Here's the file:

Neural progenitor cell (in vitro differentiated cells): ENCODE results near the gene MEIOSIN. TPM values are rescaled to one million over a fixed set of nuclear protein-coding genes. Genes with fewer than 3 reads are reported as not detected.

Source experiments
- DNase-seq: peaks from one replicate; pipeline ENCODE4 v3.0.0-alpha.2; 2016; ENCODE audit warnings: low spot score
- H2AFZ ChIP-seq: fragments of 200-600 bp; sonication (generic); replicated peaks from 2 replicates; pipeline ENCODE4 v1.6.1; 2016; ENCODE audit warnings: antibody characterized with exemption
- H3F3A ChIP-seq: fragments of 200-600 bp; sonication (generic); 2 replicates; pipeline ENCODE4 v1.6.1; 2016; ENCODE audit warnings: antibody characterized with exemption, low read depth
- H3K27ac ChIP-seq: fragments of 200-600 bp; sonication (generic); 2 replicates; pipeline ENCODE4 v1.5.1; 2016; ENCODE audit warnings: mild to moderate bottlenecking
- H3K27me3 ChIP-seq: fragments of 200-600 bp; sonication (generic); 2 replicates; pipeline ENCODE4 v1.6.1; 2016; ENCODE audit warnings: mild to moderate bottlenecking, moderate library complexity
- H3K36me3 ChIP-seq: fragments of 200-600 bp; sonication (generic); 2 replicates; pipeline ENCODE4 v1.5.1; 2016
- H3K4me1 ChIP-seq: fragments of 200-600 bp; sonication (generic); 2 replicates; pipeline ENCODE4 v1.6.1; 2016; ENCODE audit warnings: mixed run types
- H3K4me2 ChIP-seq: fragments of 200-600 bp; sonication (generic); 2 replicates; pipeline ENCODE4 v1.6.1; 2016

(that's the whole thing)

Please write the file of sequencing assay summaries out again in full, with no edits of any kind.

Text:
Neural progenitor cell (in vitro differentiated cells): ENCODE results near the gene MEIOSIN. TPM values are rescaled to one million over a fixed set of nuclear protein-coding genes. Genes with fewer than 3 reads are reported as not detected.

Source experiments
- DNase-seq: peaks from one replicate; pipeline ENCODE4 v3.0.0-alpha.2; 2016; ENCODE audit warnings: low spot score
- H2AFZ ChIP-seq: fragments of 200-600 bp; sonication (generic); replicated peaks from 2 replicates; pipeline ENCODE4 v1.6.1; 2016; ENCODE audit warnings: antibody characterized with exemption
- H3F3A ChIP-seq: fragments of 200-600 bp; sonication (generic); 2 replicates; pipeline ENCODE4 v1.6.1; 2016; ENCODE audit warnings: antibody characterized with exemption, low read depth
- H3K27ac ChIP-seq: fragments of 200-600 bp; sonication (generic); 2 replicates; pipeline ENCODE4 v1.5.1; 2016; ENCODE audit warnings: mild to moderate bottlenecking
- H3K27me3 ChIP-seq: fragments of 200-600 bp; sonication (generic); 2 replicates; pipeline ENCODE4 v1.6.1; 2016; ENCODE audit warnings: mild to moderate bottlenecking, moderate library complexity
- H3K36me3 ChIP-seq: fragments of 200-600 bp; sonication (generic); 2 replicates; pipeline ENCODE4 v1.5.1; 2016
- H3K4me1 ChIP-seq: fragments of 200-600 bp; sonication (generic); 2 replicates; pipeline ENCODE4 v1.6.1; 2016; ENCODE audit warnings: mixed run types
- H3K4me2 ChIP-seq: fragments of 200-600 bp; sonication (generic); 2 replicates; pipeline ENCODE4 v1.6.1; 2016